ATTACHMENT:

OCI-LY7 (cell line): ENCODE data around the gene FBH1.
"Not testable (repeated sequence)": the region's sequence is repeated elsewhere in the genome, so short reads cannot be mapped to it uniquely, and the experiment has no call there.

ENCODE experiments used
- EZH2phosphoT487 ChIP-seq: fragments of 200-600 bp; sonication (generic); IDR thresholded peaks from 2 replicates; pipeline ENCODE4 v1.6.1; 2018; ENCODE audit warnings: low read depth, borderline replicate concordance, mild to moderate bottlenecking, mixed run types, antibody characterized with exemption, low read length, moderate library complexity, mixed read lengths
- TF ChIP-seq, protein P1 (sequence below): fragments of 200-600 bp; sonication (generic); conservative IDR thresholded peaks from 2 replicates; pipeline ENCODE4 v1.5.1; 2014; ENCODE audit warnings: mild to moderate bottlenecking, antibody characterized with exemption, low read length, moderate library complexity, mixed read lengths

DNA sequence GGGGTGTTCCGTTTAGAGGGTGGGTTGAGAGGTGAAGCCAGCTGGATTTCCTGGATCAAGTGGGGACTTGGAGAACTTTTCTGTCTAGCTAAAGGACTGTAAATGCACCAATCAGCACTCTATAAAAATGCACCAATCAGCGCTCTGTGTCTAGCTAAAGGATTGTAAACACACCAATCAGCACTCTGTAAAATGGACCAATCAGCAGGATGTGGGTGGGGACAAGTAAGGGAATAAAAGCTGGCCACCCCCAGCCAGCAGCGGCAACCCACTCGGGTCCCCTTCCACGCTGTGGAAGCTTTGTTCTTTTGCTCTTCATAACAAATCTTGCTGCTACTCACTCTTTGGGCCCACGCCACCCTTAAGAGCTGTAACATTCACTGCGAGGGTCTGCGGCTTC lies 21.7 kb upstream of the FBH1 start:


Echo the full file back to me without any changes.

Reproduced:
OCI-LY7 (cell line): ENCODE data around the gene FBH1.
"Not testable (repeated sequence)": the region's sequence is repeated elsewhere in the genome, so short reads cannot be mapped to it uniquely, and the experiment has no call there.

ENCODE experiments used
- EZH2phosphoT487 ChIP-seq: fragments of 200-600 bp; sonication (generic); IDR thresholded peaks from 2 replicates; pipeline ENCODE4 v1.6.1; 2018; ENCODE audit warnings: low read depth, borderline replicate concordance, mild to moderate bottlenecking, mixed run types, antibody characterized with exemption, low read length, moderate library complexity, mixed read lengths
- TF ChIP-seq, protein P1 (sequence below): fragments of 200-600 bp; sonication (generic); conservative IDR thresholded peaks from 2 replicates; pipeline ENCODE4 v1.5.1; 2014; ENCODE audit warnings: mild to moderate bottlenecking, antibody characterized with exemption, low read length, moderate library complexity, mixed read lengths

DNA sequence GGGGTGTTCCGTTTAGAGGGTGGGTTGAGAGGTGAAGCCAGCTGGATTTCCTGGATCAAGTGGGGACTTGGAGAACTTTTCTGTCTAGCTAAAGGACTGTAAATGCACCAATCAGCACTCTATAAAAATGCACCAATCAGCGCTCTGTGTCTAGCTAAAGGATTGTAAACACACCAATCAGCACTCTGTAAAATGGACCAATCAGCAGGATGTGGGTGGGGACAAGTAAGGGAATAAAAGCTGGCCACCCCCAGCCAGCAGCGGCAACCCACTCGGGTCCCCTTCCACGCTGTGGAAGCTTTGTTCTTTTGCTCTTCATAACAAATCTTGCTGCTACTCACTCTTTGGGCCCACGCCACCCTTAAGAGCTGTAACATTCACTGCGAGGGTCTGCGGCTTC lies 21.7 kb upstream of the FBH1 start: